“We can still save human lives,” he said but added, “We still want proof of life.”
At the briefing, Israeli Defence Forces spokesperson Lieutenant Colonel Peter Lerner said the army had found the bodies of hostages close to the border with Gaza. He did not elaborate. He said the army was waiting for orders from the government to launch a ground attack.
The aim of the military operation was to destroy Hamas’s capability, to remove the threat of Hamas from ever being able “to butcher Israeli babies in their bedrooms”, he said.
Israel intended to “destroy the Hamas terrorist organisation… Hamas will not be able to govern the Gaza Strip as a staging ground for attacks against Israel and its civilians.”
Pretoria ‘recognises governments, not parties’
Meanwhile, in Pretoria, Dirco spokesperson Clayson Monyela told Daily Maverick that the government was still trying to establish the precise nationalities of two people identified in reports as South Africans who had died during the attack on Israel.
He said one had an Israeli identity number and so this was an issue for Israel, not South Africa, to deal with. The other appeared to have dual nationality and the Department of Home Affairs was trying to establish if this person had entered Israel on an Israeli or a South African passport. If the former, this would also be an issue for Israel, not SA, to deal with.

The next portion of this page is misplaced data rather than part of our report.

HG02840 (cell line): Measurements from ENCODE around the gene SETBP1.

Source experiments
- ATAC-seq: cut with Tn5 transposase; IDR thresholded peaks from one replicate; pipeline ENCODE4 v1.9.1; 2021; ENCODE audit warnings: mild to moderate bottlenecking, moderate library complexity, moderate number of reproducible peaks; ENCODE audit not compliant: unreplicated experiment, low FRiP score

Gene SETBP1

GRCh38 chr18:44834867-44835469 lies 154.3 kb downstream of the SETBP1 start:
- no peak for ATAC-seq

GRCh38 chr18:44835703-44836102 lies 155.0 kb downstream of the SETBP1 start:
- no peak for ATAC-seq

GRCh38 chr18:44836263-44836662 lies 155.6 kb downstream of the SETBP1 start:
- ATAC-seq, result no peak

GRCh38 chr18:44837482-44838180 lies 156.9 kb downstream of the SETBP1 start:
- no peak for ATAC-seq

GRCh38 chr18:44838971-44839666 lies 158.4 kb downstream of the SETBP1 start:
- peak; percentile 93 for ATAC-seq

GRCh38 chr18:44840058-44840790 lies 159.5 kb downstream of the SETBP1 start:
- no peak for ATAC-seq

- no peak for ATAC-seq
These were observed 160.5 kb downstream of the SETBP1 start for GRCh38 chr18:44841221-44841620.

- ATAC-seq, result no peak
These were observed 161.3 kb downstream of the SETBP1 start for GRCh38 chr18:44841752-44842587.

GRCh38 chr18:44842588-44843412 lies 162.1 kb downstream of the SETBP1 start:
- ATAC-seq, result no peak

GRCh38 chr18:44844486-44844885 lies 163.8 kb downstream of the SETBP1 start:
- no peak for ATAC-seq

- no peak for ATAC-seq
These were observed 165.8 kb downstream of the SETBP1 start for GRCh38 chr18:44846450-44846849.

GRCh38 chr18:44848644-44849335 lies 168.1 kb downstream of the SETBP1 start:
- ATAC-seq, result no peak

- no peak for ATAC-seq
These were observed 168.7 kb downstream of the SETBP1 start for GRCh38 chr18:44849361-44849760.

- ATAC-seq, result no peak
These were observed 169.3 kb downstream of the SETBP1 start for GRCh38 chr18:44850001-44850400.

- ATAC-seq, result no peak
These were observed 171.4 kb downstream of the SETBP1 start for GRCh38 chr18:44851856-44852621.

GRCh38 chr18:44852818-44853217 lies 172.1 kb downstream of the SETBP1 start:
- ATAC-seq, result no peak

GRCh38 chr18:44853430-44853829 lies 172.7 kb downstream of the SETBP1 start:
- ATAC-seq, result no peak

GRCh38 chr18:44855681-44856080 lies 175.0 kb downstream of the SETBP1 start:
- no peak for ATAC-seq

Monyela also denied that his government officially recognised the presence of Hamas in SA. The question arose because statements have emerged on social media, supposedly issued by “Emad Saber” who is described as Hamas’s representative in SA. The statement praises the SA government for its support of Palestine’s cause.
Another similar statement purports to have been issued, also by Saber, but this time describing him only as a member of “Hamas International Relations”.
The authenticity of the statements has been questioned. Monyela also questioned their authenticity but said that in any case the SA government definitely did not recognise Hamas as it recognised only governments, not parties.
He said that it was easy for anyone to issue a statement claiming to be the Hamas representative in South Africa. DM